These male artists regularly wear full faces of makeup and occasionally wear women’s clothes, taking influence from drag culture and inviting their high viewership into modern drag culture with guest drag queens in their videos.
“Patrick Starr does makeup that’s not complete drag, but it’s still really technical and really beautiful and feminine,” said Wong. “He has always done videos that borrow a lot of techniques from drag without doing full drag.”
Wong says that the hybrid of traditionally female and drag makeup being practiced by these celebrity YouTubers is carrying over into the new generation of Asian drag. Techniques like flawless blending, along with refined highlight and brows accentuate a more naturalistic style that’s closer to feminine makeup trends than drag trends. “My makeup style is glam and kind of halfway between Western trends and Eastern trends,” said Wong. “It’s very real and pretty.”
The visibility of males in makeup is at an all-time high, especially on social media where queens gain most of their following. Social media has given emphasis to being a “look queen,” meaning that makeup and outfits are that drag queen’s particular talent.
The most popular example of an Asian look queen is “Drag Race” alum Kim Chi. After being deemed a “look queen” on season eight, she was eliminated after a poor lip-sync performance. Despite leaving the show, her anime-inspired fantastical makeup looks and bold outfits have led to 1.8 million followers on Instagram and her own makeup collection,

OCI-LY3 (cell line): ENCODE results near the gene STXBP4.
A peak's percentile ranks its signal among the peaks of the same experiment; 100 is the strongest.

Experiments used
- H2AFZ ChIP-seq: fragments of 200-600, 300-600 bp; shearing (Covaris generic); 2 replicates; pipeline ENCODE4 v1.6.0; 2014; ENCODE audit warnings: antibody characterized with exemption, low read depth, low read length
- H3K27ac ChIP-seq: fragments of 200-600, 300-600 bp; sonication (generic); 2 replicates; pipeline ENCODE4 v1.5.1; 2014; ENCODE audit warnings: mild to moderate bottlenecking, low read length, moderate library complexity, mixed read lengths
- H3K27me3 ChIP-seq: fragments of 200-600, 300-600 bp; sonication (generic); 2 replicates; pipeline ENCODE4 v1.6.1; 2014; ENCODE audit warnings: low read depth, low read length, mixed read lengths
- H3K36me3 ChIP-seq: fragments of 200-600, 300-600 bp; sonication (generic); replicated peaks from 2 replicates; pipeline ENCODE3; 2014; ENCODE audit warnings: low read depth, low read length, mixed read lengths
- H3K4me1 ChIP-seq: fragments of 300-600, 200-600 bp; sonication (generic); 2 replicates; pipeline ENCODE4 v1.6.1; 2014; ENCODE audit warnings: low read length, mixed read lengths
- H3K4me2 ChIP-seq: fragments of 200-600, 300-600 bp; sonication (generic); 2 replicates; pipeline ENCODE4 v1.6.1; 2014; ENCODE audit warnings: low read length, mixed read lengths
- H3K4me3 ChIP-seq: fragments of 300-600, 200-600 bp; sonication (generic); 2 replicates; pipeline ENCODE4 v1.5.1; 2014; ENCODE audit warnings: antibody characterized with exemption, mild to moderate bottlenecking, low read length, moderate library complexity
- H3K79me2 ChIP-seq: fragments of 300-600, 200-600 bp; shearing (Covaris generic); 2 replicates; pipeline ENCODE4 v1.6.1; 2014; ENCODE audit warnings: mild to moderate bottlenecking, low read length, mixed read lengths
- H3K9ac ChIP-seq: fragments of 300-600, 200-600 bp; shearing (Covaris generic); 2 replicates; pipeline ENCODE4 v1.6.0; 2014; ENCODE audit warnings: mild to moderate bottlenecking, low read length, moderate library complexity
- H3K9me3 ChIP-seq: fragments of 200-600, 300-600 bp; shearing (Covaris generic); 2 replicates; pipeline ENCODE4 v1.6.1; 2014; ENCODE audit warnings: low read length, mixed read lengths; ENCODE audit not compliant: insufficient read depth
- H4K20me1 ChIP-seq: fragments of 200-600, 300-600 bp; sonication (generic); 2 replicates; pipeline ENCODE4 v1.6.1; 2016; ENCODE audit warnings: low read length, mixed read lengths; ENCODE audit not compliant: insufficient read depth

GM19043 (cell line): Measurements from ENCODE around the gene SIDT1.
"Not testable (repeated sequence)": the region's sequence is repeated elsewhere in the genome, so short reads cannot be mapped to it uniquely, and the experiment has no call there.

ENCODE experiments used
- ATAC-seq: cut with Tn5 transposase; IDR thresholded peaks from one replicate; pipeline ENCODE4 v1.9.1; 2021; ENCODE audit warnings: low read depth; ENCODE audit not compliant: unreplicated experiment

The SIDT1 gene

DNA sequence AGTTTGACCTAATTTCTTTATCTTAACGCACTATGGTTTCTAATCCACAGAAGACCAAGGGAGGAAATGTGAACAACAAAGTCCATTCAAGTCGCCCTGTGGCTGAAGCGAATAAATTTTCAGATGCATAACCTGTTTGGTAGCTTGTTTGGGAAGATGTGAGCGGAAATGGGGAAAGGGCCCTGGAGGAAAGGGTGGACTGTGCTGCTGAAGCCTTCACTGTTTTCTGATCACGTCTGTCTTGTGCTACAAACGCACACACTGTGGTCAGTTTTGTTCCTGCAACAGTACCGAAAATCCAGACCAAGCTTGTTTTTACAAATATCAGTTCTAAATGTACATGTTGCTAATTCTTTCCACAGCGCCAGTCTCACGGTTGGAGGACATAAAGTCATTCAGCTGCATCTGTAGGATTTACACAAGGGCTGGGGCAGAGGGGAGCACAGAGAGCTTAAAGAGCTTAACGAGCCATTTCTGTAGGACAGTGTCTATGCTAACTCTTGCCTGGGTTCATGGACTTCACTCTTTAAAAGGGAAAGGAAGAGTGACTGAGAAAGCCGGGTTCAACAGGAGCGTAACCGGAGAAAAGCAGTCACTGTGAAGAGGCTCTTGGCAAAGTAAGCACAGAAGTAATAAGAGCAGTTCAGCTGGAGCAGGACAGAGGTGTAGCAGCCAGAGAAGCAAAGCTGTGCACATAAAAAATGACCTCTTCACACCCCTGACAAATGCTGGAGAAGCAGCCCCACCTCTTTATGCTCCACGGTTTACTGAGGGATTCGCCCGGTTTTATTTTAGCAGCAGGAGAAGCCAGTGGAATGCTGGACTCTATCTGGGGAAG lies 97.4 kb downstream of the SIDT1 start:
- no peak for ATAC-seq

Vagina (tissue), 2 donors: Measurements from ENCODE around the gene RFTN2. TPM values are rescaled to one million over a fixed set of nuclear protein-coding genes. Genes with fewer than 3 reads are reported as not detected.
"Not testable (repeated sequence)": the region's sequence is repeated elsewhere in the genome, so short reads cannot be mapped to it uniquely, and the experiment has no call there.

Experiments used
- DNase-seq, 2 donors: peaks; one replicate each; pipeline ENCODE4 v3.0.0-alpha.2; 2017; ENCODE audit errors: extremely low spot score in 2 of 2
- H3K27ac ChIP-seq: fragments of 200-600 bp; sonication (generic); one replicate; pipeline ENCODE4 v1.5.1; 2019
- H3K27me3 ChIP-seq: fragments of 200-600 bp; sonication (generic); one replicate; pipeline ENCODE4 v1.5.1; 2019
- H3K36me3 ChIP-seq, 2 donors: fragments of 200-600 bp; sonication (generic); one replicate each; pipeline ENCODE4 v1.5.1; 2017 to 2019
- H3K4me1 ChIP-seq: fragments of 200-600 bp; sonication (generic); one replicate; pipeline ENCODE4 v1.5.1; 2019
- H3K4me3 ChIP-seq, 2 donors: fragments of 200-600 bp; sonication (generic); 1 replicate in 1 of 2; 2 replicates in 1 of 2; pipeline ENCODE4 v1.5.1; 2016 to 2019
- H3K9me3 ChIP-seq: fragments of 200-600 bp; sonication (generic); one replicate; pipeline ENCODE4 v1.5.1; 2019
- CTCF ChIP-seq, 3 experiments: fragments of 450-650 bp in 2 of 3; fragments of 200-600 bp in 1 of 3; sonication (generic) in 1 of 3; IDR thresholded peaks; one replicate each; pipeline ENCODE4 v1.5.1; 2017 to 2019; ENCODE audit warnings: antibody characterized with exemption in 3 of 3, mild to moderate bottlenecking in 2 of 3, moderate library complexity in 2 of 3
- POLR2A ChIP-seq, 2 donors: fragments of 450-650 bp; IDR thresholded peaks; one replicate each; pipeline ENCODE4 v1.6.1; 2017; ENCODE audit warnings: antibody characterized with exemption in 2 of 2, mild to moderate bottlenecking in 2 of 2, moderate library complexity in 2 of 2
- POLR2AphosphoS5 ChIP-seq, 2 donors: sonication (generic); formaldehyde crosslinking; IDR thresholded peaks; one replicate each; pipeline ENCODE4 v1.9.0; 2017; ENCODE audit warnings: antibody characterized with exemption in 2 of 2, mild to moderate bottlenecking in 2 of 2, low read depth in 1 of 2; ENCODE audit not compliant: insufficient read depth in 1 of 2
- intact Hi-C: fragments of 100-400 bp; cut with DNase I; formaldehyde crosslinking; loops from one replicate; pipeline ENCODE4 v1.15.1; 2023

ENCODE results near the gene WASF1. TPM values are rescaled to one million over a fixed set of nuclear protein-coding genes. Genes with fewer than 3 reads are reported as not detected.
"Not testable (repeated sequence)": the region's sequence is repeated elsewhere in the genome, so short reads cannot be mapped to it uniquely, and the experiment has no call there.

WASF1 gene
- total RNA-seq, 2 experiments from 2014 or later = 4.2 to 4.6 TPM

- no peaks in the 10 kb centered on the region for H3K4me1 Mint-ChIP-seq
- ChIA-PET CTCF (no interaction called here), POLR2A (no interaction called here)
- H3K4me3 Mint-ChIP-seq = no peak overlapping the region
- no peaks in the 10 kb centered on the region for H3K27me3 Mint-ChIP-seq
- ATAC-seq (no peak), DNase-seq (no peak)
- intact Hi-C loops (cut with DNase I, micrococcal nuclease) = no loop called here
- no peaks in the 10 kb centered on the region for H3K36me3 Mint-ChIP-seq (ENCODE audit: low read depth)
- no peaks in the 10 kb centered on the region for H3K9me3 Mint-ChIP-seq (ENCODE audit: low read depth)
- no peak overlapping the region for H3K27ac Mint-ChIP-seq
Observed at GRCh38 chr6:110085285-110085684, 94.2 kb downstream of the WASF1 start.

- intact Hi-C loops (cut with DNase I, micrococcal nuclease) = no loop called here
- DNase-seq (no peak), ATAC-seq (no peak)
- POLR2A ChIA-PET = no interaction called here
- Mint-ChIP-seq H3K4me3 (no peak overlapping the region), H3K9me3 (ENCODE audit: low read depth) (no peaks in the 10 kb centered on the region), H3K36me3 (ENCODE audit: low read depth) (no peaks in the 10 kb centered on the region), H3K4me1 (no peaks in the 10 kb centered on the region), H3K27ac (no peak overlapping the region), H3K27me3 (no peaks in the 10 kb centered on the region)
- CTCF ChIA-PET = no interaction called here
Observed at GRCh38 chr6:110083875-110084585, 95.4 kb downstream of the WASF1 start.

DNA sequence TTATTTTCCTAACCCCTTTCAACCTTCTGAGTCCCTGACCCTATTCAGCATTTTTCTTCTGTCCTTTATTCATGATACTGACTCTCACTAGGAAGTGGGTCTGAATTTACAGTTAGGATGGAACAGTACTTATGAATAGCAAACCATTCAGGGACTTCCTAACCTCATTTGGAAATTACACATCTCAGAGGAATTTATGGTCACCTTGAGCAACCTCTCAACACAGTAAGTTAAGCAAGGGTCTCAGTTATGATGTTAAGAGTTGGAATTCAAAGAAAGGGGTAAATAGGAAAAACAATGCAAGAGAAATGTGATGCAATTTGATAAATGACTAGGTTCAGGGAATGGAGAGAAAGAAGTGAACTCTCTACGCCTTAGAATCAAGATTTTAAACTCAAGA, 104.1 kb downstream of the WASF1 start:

Kim Chi has paved the way to U.S. success for both look queens and Korean queens like 23-year-old Erica Chai, who has performed in Korea, Shanghai and now New York.
Chai, whose boy name is JiHwan Shin, is from Korea and explains the Asian queens’ focus on looks. “Culturally, Asian queens kind of look at the exterior and the look is very important,” he said. “Looking the part, trying to be fishy, feminine, is an important part of Asian theatrical makeup, and because of that we take a lot of influence from these YouTubers or influencers on social media that tend to go that route.”
While looks can be defining for Asian queens, Shin doesn’t want to get caught up in being deemed a look queen. “I think overall I haven’t met an Asian queen here that’s not put together,” he said. “I think there is a sense of pride in us being very polished and put together. But I also think that it’s important for the Asian drag community to be a little more open-minded to different styles of drag.”
Historically, popular Asian drag queens have played up their Asian-ness as a gag, or used it as a joke. Queens like “Drag Race” alum Yuhua Hamasaki wear kimonos and focus on presenting as Asian, but this type of representation is changing.
Vietnamese queen Dynasty is known for her high-fashion editorial looks and photographs, and has become a forerunner in fashion-forward drag. She’s interested in a new type of representation for Asian queens—one where they don’t have to play with stereotypes.
“We are Asian, but we don’t have to prove it to other people all the time,” Dynasty said.
Dynasty, whose real name is Andrew Nguyen, works as an editorial assistant at New York magazine’s The Cut. He says that both the artistic process of putting together looks and performing in drag is an emotional release. He follows both BaeJing and Erica Chai in pursuing drag more as an art form than as a full-time job, and hopes that the Asian drag community in the city will keep growing.
“Being a queen in New York has helped me find an amazing and beautiful queer Asian family that I’ve never really had before,” Nguyen said. “It’s amazing to see queer Asians being represented finally.”